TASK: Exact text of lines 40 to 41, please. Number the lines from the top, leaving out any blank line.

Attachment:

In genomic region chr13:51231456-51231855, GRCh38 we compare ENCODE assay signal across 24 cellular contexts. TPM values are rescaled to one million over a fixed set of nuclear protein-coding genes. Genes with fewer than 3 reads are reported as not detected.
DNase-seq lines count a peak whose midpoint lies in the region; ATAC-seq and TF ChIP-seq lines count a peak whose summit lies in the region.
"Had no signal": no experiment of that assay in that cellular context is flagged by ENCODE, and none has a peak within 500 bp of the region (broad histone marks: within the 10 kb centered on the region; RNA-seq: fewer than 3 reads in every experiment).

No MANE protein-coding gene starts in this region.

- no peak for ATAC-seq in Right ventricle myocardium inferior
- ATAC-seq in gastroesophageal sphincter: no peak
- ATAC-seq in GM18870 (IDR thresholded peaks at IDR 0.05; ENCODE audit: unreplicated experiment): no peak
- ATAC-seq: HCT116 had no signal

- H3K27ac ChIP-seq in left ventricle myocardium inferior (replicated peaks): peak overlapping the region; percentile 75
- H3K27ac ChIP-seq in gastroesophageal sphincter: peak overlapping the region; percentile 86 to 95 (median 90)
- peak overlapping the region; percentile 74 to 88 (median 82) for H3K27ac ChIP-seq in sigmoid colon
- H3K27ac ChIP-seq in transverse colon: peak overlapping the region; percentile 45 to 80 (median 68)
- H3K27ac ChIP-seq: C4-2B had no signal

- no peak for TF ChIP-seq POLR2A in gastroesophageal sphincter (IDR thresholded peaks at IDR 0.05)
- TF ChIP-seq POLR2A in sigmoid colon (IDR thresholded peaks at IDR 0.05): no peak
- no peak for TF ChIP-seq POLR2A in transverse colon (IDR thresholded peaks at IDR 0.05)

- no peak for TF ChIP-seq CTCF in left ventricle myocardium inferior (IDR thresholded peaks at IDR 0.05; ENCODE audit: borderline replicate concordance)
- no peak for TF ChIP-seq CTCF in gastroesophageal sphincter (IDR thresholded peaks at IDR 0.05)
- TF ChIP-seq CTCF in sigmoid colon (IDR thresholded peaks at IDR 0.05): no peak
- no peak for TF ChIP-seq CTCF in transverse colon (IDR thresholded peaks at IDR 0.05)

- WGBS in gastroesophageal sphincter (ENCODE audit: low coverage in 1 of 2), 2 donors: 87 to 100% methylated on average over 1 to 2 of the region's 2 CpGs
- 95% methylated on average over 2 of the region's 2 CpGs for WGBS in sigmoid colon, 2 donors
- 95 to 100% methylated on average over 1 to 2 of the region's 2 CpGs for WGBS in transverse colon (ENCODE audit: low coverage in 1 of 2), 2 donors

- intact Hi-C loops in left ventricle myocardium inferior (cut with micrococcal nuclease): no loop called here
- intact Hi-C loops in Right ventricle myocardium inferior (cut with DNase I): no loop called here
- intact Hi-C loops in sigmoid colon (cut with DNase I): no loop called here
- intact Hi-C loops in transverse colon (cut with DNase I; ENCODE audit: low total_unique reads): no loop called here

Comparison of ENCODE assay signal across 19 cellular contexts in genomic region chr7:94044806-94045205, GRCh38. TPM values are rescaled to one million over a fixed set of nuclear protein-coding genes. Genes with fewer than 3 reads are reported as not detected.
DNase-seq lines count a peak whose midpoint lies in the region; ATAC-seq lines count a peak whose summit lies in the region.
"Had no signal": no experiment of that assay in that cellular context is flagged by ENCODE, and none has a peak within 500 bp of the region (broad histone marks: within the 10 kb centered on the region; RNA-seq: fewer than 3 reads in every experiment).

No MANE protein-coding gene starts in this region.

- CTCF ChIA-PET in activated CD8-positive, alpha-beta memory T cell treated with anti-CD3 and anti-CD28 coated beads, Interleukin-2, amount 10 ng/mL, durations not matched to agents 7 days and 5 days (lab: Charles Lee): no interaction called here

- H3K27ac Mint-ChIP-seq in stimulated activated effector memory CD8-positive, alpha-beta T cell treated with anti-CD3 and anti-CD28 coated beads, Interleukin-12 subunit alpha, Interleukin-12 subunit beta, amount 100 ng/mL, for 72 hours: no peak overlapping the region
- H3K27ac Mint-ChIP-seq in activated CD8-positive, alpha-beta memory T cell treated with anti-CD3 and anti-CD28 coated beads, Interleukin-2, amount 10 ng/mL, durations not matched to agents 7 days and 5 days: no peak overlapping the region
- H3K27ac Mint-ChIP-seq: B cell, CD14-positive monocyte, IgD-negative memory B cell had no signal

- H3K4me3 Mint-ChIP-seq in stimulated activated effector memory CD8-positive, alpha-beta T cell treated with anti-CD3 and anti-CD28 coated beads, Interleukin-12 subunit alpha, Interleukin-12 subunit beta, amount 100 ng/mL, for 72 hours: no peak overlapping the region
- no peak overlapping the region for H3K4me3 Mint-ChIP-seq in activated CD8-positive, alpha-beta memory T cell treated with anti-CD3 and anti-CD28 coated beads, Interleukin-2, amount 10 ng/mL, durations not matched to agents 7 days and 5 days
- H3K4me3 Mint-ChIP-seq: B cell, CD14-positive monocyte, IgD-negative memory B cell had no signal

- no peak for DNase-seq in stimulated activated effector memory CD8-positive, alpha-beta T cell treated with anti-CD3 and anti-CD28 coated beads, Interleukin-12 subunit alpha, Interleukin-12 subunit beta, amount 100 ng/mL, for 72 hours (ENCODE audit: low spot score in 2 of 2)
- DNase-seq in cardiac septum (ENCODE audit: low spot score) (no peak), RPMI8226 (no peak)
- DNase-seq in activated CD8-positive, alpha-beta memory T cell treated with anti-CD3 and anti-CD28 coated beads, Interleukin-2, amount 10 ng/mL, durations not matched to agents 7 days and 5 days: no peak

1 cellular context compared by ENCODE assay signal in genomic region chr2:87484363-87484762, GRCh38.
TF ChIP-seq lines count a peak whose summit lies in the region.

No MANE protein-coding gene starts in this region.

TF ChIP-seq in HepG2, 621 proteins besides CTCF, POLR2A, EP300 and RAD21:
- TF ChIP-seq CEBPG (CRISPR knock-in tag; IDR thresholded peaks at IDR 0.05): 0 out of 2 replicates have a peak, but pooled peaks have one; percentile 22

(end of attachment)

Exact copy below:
- DNase-seq in cardiac septum (ENCODE audit: low spot score) (no peak), RPMI8226 (no peak)
- DNase-seq in activated CD8-positive, alpha-beta memory T cell treated with anti-CD3 and anti-CD28 coated beads, Interleukin-2, amount 10 ng/mL, durations not matched to agents 7 days and 5 days: no peak